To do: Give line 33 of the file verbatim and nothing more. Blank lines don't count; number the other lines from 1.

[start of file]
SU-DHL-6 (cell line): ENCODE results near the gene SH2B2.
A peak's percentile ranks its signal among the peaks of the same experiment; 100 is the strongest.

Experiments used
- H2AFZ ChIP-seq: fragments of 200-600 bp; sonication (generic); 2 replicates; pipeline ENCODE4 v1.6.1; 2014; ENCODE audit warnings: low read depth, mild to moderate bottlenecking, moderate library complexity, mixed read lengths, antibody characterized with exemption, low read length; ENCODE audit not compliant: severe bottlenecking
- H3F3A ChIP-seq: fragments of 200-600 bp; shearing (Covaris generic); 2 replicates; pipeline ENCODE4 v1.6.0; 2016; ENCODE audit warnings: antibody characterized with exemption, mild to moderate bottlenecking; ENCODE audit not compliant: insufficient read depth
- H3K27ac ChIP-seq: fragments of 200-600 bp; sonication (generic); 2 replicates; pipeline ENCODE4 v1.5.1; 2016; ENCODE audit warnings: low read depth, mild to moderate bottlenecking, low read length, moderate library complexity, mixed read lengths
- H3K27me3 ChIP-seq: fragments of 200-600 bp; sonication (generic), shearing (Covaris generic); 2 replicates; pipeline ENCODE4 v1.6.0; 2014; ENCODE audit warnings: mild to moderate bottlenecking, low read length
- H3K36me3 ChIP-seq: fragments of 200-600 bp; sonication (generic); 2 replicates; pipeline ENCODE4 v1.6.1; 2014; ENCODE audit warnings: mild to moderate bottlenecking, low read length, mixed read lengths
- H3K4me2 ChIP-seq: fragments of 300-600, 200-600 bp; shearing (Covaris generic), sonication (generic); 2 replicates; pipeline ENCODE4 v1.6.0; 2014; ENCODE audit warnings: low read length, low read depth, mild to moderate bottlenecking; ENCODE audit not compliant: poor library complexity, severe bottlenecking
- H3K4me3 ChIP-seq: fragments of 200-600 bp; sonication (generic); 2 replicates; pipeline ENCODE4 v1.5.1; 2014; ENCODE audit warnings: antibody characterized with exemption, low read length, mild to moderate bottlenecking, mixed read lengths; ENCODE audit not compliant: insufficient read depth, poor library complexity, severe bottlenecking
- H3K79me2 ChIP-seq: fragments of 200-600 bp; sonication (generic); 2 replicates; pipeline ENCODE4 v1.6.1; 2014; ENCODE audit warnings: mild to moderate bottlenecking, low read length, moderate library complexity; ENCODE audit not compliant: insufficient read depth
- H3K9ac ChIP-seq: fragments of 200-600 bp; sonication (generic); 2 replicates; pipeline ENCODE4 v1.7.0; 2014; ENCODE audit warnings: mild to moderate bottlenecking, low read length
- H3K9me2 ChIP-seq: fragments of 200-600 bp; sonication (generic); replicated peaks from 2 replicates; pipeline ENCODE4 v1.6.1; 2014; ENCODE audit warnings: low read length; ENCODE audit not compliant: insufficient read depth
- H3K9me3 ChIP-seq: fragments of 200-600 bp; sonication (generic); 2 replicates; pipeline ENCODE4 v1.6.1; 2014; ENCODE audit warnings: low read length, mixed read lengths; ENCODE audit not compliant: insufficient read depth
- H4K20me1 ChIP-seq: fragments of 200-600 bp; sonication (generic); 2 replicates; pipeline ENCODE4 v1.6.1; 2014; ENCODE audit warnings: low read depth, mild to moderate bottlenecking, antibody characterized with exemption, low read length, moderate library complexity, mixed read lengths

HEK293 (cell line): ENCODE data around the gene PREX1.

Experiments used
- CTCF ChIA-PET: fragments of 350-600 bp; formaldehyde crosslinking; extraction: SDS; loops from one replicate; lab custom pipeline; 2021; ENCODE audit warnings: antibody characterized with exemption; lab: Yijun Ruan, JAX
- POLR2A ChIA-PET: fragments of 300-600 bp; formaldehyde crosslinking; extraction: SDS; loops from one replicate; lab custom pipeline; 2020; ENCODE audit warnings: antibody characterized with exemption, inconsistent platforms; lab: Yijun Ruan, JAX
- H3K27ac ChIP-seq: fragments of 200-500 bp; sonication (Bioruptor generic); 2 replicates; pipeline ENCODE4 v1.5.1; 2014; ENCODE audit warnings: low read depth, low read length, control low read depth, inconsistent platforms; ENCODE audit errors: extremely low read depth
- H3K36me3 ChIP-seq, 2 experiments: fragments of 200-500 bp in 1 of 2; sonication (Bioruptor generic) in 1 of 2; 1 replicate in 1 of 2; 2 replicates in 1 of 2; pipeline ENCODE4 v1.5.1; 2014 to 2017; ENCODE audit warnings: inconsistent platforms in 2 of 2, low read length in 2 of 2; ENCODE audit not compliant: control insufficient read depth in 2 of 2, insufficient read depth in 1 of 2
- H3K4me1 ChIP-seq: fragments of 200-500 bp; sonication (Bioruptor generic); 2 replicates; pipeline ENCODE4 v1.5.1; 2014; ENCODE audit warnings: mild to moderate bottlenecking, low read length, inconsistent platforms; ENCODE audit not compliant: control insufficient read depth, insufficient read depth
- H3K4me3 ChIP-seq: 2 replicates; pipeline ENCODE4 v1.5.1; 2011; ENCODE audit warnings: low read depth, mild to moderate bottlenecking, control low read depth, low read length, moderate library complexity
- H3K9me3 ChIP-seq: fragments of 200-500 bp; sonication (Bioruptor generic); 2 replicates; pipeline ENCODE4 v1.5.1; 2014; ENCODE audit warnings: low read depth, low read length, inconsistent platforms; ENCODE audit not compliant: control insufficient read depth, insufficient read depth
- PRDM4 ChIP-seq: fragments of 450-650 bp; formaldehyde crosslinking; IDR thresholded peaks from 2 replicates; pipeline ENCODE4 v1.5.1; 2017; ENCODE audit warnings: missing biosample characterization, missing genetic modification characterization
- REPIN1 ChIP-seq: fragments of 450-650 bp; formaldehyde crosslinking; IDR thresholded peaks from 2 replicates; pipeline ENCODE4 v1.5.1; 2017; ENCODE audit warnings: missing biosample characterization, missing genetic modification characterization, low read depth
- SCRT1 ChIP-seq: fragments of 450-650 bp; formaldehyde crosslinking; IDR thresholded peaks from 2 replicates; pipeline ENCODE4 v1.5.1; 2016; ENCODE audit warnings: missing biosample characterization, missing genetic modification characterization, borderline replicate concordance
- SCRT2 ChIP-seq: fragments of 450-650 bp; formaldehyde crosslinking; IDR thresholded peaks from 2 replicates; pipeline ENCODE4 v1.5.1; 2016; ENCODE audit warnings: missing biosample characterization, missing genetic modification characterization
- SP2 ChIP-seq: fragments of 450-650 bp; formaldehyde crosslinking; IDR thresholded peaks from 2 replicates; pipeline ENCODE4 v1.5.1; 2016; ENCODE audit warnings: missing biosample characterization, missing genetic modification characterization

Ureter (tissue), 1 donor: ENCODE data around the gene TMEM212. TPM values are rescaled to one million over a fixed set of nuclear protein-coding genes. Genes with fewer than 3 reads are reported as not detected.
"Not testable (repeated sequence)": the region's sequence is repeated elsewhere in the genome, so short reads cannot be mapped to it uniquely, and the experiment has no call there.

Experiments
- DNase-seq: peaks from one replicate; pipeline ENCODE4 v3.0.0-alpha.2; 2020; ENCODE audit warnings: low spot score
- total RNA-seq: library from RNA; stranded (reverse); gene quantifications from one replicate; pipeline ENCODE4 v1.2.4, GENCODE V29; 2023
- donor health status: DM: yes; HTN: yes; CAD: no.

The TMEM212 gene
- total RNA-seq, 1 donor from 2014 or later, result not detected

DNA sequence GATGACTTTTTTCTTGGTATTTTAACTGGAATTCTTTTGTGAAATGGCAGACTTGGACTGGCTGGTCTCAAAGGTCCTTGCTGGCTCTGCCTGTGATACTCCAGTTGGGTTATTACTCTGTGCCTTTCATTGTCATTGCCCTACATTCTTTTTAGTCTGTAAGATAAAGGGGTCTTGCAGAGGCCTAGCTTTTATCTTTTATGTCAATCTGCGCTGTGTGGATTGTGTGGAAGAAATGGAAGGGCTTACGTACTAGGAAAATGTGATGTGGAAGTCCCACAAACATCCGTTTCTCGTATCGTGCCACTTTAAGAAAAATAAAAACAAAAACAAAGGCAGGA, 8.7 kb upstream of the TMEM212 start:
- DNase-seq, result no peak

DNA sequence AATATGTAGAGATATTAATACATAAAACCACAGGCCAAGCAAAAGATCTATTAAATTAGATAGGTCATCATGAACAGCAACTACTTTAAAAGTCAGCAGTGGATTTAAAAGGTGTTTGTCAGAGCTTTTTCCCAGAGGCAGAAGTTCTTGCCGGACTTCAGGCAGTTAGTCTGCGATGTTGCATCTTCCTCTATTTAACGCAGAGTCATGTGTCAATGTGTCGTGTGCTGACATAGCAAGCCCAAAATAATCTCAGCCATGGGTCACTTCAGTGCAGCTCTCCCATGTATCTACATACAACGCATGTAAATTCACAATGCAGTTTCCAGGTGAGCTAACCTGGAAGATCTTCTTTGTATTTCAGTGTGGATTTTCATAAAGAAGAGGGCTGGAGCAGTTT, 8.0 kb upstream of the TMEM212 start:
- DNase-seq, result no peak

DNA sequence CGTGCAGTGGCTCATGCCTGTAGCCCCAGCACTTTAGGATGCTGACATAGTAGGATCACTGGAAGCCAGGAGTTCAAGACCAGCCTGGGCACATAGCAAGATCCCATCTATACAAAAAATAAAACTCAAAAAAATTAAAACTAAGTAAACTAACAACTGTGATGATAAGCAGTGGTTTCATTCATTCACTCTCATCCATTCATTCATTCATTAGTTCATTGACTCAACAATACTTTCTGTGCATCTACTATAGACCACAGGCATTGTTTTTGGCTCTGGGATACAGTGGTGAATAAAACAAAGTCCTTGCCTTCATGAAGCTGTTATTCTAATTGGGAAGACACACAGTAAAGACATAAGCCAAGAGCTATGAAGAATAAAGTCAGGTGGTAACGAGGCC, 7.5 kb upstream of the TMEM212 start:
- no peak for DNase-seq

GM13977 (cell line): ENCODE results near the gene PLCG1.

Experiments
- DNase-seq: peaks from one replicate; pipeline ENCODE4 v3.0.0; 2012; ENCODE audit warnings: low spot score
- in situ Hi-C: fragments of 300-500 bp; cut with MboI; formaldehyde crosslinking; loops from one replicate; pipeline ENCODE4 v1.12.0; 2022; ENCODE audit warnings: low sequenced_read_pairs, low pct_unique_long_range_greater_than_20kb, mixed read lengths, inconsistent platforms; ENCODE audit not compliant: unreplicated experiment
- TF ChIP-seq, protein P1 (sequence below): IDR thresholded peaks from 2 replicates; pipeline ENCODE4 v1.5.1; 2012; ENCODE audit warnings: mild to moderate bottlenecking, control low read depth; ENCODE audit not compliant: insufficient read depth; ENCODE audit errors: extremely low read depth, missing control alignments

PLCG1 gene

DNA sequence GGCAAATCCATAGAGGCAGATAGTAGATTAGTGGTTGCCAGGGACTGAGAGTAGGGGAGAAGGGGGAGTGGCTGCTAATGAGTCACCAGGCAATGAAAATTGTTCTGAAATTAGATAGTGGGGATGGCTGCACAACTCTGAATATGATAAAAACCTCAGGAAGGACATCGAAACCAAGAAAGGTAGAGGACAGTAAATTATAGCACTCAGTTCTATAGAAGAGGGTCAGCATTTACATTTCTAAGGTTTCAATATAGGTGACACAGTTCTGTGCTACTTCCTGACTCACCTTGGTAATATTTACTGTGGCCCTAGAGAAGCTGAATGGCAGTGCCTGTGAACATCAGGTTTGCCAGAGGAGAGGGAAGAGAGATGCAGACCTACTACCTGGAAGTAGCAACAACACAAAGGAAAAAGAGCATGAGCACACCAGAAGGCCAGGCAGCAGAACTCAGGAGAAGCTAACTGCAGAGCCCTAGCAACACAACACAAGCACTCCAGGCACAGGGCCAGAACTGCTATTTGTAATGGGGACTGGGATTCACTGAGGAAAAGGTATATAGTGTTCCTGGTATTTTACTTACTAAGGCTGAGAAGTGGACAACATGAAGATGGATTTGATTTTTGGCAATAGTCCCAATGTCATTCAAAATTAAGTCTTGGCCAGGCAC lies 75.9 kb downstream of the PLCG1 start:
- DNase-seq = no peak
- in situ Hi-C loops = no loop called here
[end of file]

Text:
- DNase-seq: peaks from one replicate; pipeline ENCODE4 v3.0.0-alpha.2; 2020; ENCODE audit warnings: low spot score